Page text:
Jesus himself points to suffering as part of the Christian experience. He tells us that we will experience troubles in this world (Jn. 16:33), and that we ought to rejoice as people treat us with disdain and contempt because of our allegiance to Jesus (Mt. 5:10-12). I think that we understand at some level that we ought not to be surprised when hardships come our way or we experience persecution.
However, do we think of suffering as something we endure or even a powerful force in shaping our spiritual lives as individuals and communities; or, do we see suffering and persecution as fundamental and foundational to our identity as believers? The early Anabaptist Church saw it as part of their very nature as followers of Christ to be sufferers and be martyrs for their faith. To die and suffer was an integral part of their witness and they saw themselves as fundamentally a suffering people. They created a theology around suffering, persecution, and martyrdom out of which came such documents as Martyr’s Mirror. To be the Church was to be a suffering people, and suffering bonded them together in a way that nothing else could. To be without suffering when prosperity finally came in some way robbed them of a piece of their identity and an aspect of theological understanding of what it means to be God’s people.
This is completely incomprehensible from the modern North American/European perspective, and although I am writing about it, I doubt I understand this idea any better than anyone else in the West.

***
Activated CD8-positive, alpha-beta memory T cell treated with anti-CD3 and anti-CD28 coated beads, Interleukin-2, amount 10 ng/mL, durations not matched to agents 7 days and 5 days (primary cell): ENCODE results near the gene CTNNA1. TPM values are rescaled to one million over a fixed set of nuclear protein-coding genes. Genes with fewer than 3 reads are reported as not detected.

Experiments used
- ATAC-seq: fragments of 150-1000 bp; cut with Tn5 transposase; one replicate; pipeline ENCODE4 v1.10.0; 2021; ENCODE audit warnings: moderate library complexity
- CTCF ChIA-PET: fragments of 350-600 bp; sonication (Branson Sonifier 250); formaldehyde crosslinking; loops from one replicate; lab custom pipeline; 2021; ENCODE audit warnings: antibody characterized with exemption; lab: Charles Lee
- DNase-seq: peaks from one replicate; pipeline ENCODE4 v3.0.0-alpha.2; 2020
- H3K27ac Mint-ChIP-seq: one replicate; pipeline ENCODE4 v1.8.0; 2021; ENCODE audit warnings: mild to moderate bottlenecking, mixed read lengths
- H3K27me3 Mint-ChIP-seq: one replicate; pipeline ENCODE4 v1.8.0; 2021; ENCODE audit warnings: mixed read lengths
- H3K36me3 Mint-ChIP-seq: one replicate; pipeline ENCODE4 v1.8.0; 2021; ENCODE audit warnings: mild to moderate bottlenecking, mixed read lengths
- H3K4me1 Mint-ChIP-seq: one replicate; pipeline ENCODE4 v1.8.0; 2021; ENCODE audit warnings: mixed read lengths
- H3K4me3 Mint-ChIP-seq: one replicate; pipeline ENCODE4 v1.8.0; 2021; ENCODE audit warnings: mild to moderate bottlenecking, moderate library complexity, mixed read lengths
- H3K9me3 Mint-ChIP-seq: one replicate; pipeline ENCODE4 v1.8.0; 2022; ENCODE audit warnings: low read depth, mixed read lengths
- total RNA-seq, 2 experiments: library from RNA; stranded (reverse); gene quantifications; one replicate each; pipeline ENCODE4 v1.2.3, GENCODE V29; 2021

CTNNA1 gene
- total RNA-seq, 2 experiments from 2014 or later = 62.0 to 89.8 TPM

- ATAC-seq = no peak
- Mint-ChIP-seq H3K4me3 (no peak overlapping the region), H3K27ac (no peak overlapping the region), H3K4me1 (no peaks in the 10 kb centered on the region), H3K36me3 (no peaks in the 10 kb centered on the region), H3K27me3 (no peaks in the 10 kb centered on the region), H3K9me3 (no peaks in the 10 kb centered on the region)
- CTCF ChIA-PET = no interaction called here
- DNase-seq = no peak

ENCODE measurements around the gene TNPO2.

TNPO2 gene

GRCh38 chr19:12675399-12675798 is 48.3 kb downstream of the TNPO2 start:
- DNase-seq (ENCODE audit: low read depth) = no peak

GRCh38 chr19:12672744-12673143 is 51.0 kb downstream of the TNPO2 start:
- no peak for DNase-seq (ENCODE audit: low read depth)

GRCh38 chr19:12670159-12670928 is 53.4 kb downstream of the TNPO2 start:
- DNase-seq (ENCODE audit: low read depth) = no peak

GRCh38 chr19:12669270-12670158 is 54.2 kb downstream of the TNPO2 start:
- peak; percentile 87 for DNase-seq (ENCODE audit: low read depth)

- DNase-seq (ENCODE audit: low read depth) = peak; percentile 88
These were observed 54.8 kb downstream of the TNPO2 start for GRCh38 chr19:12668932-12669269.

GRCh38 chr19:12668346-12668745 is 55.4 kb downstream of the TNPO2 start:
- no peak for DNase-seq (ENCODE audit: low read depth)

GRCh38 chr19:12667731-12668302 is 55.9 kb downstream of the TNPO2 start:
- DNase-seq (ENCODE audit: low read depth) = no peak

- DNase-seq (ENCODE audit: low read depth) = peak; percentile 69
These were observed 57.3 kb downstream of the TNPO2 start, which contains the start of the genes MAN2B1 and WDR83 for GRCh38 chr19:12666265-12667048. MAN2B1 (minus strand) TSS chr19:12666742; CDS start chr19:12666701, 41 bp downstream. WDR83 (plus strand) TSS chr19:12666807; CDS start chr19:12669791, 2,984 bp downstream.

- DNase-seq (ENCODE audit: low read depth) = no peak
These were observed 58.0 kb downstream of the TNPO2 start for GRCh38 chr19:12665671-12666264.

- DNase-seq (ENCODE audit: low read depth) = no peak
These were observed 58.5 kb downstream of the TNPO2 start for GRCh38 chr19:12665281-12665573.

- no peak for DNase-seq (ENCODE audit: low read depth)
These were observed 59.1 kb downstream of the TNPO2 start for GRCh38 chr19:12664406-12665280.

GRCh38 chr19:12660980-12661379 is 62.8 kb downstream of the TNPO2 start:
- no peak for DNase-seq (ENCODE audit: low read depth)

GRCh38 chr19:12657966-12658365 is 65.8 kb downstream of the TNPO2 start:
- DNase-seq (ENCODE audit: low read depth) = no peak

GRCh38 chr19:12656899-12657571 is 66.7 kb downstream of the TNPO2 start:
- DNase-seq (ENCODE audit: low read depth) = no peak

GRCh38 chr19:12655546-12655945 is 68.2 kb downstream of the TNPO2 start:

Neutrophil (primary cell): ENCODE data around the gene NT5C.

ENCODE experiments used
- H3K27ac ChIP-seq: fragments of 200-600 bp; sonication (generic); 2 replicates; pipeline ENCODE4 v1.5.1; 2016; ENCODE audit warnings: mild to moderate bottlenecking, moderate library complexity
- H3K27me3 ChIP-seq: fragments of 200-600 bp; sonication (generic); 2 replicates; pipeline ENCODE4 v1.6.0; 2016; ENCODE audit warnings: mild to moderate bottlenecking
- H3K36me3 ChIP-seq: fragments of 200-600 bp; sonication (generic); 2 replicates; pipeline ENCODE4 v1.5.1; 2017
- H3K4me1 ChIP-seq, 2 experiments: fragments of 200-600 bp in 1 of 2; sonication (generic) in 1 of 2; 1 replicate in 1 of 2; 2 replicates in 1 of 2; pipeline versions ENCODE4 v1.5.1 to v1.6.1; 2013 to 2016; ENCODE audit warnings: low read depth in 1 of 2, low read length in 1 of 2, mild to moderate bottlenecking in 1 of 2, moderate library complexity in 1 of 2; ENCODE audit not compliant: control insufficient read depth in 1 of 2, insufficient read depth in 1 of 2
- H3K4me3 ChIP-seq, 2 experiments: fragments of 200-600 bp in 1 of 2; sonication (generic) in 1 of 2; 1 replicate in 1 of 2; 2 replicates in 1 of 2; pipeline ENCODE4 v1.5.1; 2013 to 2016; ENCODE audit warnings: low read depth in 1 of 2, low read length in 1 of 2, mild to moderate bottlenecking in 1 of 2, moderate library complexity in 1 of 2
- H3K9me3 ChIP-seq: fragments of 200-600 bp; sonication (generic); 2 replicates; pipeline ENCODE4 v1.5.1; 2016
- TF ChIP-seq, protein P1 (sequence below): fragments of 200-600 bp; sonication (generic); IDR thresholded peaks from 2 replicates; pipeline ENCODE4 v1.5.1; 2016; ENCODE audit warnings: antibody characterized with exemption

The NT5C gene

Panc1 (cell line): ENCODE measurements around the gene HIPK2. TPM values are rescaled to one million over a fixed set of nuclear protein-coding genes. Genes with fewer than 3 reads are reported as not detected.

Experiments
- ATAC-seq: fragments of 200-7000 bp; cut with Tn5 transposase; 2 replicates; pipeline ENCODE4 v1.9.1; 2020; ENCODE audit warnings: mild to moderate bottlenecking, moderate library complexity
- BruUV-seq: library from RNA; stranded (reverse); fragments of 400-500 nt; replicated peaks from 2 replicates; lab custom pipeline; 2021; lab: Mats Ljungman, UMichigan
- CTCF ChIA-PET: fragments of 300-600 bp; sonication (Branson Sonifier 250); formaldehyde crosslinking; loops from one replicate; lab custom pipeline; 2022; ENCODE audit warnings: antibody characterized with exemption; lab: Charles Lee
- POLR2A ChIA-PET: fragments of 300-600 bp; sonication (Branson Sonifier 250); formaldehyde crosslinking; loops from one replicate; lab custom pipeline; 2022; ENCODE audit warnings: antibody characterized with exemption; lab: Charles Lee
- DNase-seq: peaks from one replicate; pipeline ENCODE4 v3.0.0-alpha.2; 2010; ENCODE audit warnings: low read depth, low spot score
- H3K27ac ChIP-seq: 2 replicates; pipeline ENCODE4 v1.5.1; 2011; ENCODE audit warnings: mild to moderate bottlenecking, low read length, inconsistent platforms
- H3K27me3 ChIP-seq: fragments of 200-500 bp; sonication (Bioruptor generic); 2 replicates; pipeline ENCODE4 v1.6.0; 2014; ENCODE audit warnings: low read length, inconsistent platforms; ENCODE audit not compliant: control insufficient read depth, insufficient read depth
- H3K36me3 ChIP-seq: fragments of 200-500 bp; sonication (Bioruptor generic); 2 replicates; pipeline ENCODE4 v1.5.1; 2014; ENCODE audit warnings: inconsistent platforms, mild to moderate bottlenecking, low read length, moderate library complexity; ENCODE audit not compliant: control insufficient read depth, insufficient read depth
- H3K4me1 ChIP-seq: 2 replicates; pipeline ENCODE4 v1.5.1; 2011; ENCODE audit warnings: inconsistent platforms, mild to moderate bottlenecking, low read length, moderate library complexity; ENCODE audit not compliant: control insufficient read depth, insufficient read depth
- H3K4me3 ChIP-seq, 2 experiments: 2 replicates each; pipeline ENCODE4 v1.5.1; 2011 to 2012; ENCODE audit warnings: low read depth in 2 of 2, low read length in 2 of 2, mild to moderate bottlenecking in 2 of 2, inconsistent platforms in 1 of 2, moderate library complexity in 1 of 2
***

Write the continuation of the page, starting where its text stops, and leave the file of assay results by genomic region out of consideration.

I wonder if we will ever face persecution again in the West. I wouldn’t be surprised if we should expect it in an increasingly post-Christian age. I do not know that it will be any time soon, though it may be within my life-time. So what will it mean then to be the people of God in that context? How will we understand our suffering? I think these are important questions to ask, because if we do not understand the place of suffering in the Christian life, many who have been misinformed will fall away at the first signs of hardships. I can say that because even now it is happening. We have a completely impoverished understanding of hardship and persecution in an age of entitlement, Joel Osteen sermons and teaching from other prosperity Gospel / “living victoriously” people. I know people (and I am tempted to do so as well, being one who has lived in relative ease) who ask “Why me?” when bad things happen (e.g. a relative dies, a job is lost, a test is failed, a house sells for less than was hoped for, cancer comes calling). Admittedly this is a natural response, but how could such things cause us to lose faith? Many lose faith in God because they fell abandoned by God. They have bought the lie, very often implicitly expressed, that bad things don’t happen to Christians because God protects his people. For those who suffer daily under threats of death, such comparatively minor snags are barely worth a second thought, and this lie cannot exist for them. They instead choose to believe that God is with them in the midst of and despite the suffering. This was the great promise of Christ: that he would walk with us through the valley of the shadow of death and encourage us to face the trials that lay before us, guarding our souls until he should return or call us home.